DOTW: Cumberland Gap Nat'l Historic Park

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Registered: 03-22-2003
DOTW: Cumberland Gap Nat'l Historic Park
Mon, 03-29-2004 - 3:07pm
Throughout the ages, poets, songwriters, novelists, journal writers, historians and artists have captured the grandeur of the Cumberland Gap. James Smith, in his journal of 1792, penned what is perhaps one of the most poignant descriptions of this national and historically significant landmark: "We started just as the sun began to gild the tops of the high mountains. We ascended Cumberland Mountain, from the top of which the bright luminary of day appeared to our view in all his rising glory; the mists dispersed and the floating clouds hasted away at his appearing. This is the famous Cumberland Gap..." Thanks to the vision of Congress, who in 1940 authorized Cumberland Gap National Historical Park, visitors today can still bask in its beauty and immerse themselves in its rich history.

The story of the first doorway to the west is commemorated at the national park, located where the borders of Tennessee, Kentucky, and Virginia meet. Carved by wind and water, Cumberland Gap forms a major break in the formidable Appalachian Mountain chain. First used by large game animals in their migratory journeys, followed by Native Americans, the Cumberland Gap was the first and best avenue for the settlement of the interior of this nation. From 1775 to 1810, the Gap's heyday, between 200,000 and 300,000 men, women, and children from all walks of life, crossed the Gap into "Kentuckee".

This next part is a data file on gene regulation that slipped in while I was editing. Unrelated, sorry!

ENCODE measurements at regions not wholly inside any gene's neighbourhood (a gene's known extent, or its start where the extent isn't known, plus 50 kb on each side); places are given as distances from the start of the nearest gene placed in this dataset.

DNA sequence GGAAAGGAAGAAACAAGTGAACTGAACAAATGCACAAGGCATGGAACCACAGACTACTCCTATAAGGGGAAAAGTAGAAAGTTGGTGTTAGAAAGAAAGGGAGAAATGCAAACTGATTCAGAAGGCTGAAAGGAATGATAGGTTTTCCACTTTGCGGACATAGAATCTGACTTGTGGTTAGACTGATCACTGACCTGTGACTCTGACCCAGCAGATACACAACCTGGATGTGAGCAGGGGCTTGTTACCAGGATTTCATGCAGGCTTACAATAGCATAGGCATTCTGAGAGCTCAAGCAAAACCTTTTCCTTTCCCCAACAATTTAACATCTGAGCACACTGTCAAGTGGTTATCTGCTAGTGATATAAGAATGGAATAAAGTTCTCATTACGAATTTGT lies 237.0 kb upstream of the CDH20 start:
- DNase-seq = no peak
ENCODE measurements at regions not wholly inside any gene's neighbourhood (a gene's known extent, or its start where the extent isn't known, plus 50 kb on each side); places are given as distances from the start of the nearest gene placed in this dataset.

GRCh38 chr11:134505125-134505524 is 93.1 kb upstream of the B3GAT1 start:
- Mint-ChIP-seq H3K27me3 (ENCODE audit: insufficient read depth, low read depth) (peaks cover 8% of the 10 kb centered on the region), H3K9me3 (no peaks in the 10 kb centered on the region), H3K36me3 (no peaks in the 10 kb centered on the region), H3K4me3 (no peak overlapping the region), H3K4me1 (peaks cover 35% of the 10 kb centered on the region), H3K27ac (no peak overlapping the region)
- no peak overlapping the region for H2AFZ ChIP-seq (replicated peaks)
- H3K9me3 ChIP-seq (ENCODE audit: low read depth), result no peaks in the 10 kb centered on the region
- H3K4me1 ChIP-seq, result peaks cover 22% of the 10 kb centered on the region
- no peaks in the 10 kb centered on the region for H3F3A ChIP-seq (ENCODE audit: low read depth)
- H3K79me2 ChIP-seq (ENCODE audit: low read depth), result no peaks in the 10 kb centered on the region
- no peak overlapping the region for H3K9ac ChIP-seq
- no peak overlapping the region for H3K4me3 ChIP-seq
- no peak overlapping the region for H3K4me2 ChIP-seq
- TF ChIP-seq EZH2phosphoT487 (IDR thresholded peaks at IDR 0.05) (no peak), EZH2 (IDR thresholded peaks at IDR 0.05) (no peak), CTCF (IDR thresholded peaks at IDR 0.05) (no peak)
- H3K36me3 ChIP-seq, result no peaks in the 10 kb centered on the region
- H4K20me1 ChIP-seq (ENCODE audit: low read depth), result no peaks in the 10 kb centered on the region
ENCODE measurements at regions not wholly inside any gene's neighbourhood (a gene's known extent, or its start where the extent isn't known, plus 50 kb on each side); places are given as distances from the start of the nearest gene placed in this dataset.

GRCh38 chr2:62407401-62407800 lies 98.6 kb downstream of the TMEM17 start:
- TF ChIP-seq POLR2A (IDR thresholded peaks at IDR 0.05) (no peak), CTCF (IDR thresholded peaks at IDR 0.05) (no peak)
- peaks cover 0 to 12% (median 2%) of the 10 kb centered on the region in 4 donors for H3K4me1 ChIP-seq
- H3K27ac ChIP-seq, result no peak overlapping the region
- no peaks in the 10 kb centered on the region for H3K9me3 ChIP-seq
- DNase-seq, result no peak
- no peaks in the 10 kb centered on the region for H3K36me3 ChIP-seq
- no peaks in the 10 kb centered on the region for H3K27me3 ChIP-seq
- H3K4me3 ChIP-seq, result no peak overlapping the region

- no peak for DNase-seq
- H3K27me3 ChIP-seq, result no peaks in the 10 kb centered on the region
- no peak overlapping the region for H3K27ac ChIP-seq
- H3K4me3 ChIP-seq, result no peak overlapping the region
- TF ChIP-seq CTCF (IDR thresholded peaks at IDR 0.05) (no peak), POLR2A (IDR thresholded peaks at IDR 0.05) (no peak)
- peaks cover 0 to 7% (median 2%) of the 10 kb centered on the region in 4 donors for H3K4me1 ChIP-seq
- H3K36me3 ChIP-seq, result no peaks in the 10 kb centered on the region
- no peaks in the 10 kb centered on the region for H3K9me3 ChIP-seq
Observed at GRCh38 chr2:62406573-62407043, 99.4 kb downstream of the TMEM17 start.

While in the area you might be interested to know that the town of Middlesboro is actually located in a meteor crater.

Geologists in Kentucky have concluded that Middlesboro was built in a meteor crater, and local officials feel sure the discovery will pay huge dividends in tourism dollars.

William M. Andrews Jr., a geologist with the Kentucky Geological Survey, said erosion and vegetation have hidden most signs of the meteor's impact. But enough evidence remains, he said.

"You have the round shape, shattered rock in the middle and deformed rocks around the sides that have been bent, folded or shoved," Andrews said. "That's pretty strong evidence that it was a meteor impact crater."

Rocks were found near the center of the crater in 1966 that were so shattered that something out of this world had to have happened. The theory is that a meteor some 1,500 feet in diameter crashed into the site around 300 million years ago, creating the 4 mile crater.